Online Poker - Hold'em
Poker - Poker Rooms Reviewed - Poker Online- 7Card Stud
Binions Poker Hall
the poker Hall of Fame at Binion's Horseshoe
adds another player's name to its list of
Since its inception in 1979, the Hall of Fame
has honored twenty-two gamblers, one for each
year, with the exception of 1993. All but
two, Hoyle and Hickok, were twentieth-century
card players, and many of them road gamblers
who followed the game where it would take
them. There are six living Hall-of-Famers,
enshrined alongside other members of poker's
elite at the display at the Horseshoe.
Selection criteria for the Hall of Fame are straightforward
and the standards are high.
1. A gambler must have played
poker against acknowledged top competition. 2. Played for high stakes. 3. Played consistently well,
gained the respect of peers. 4. And stood the test of time.
Ageless patriarch of the game, Johnny Moss
was a three-time world no-limit Texas hold 'em champion
(1970, 1971, and 1974). He lived in Las Vegas until
his death in 1997. In 1979 he was enshrined as a
the Greek" Dandalos
Known for making astronomical wagers in Las Vegas
casinos, Nick became a household name. Late in his
career, Dandolos was near broke and playing low-limit
poker in Southern California. Asked how he could
bet millions of dollars once and now play for $5
chips, Dandolos was purported to have said "Hey,
it's action." He was enshrined in 1979 as a
charter member. Deceased.
A noted no-limit gambler, Corky introduced Texas
hold 'em to Las Vegas in 1963. He was enshrined
in 1979 as a charter member. Deceased.
Known as a quintessential all-around player, Red
Winn was enshrined in 1979 as a charter member.
From the early 1950's to the late 1970s, Sid was
co-owner of several gaming properties, including
the Sands, Riviera, and the old Dunes. The Missouri-born
Wyman was a noted high-stakes gambler who excelled
at poker. He died in June 1978. Casino play was
halted for two minutes at the Dunes at the hour
of his funeral. He was enshrined in 1979 as a charter
James Butler "Wild Bill" Hickok, a nineteenth-century
gambler and lawman, was killed while playing poker.
He held aces and eights, which became known as "The
Dead Man's Hand." Hickok is perhaps the most
recognizable name in the shrine at least to those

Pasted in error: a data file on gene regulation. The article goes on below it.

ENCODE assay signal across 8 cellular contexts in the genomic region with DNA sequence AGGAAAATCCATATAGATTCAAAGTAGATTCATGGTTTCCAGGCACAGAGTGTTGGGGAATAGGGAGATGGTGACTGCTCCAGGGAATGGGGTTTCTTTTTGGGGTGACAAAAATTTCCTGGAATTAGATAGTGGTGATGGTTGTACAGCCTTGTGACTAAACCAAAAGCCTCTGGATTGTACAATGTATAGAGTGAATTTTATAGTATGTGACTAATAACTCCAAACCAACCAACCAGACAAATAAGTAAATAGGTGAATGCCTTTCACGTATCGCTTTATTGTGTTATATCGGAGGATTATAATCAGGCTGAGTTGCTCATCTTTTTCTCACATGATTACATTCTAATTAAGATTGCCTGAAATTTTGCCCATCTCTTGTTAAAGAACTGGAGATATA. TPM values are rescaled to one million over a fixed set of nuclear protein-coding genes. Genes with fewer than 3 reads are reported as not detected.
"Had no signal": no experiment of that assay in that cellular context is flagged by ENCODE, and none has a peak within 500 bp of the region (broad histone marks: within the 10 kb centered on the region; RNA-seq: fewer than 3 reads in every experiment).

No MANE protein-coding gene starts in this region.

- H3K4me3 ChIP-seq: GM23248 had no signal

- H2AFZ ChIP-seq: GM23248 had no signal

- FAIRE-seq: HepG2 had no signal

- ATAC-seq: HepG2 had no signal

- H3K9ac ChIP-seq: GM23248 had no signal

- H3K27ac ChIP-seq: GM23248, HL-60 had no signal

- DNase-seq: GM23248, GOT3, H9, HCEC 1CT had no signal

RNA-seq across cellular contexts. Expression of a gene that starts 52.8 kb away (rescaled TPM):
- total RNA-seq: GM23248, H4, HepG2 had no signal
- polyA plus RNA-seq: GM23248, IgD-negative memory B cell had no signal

outside of poker circles. He was a scout in the
Civil War, a marshal in Kansas, and later toured
with Buffalo Bill's Wild West show as a sharpshooter.
His shoot-out with the McCanles gang -- he killed
three of them -- made Hickok a legend in his own
time. While playing in a poker game in a saloon
at Deadwood in the Dakota Territory (now South Dakota),
he was shot in the back by "Crooked Nose"
McCall and died on August 2, 1876, at age thirty-nine.
He was enshrined in 1979 as a charter member.
For more than two centuries, card players have played
"according to Hoyle", which has become
synonymous with conformity to rules. Born circa
1672 in England, Hoyle wrote his first book, A Short
Treatise on the Game of Whist in 1742. The book,
a classic, was used to settle differences during
games played by London society. Hoyle died August
30, 1769, at age ninety-seven. The eighteenth-century
author was enshrined in 1979 as a charter member.
A master road gambler, Blondie was enshrined in
Regarded as one of the best five-card stud players
of all time, Bill was several times champion of
the event at the World Series of Poker. He was ceremonially
dealt the first poker hands at both the Golden Nugget
and Mirage cardrooms. Retired from professional
poker, Boyd was selected to be a Hall-of-Famer in
1981, and lived in Las Vegas until his death on
Nov. 21, 1997.
Tom Abdo After suffering a heart attack at the poker
table, Tom turned to another player and asked him
to count his chips down and save his seat. He died
that night, intending to return to the game. He
was enshrined in 1982.
A sharp road gambler; Joe was known as a dapper
dresser at the poker table. He was enshrined in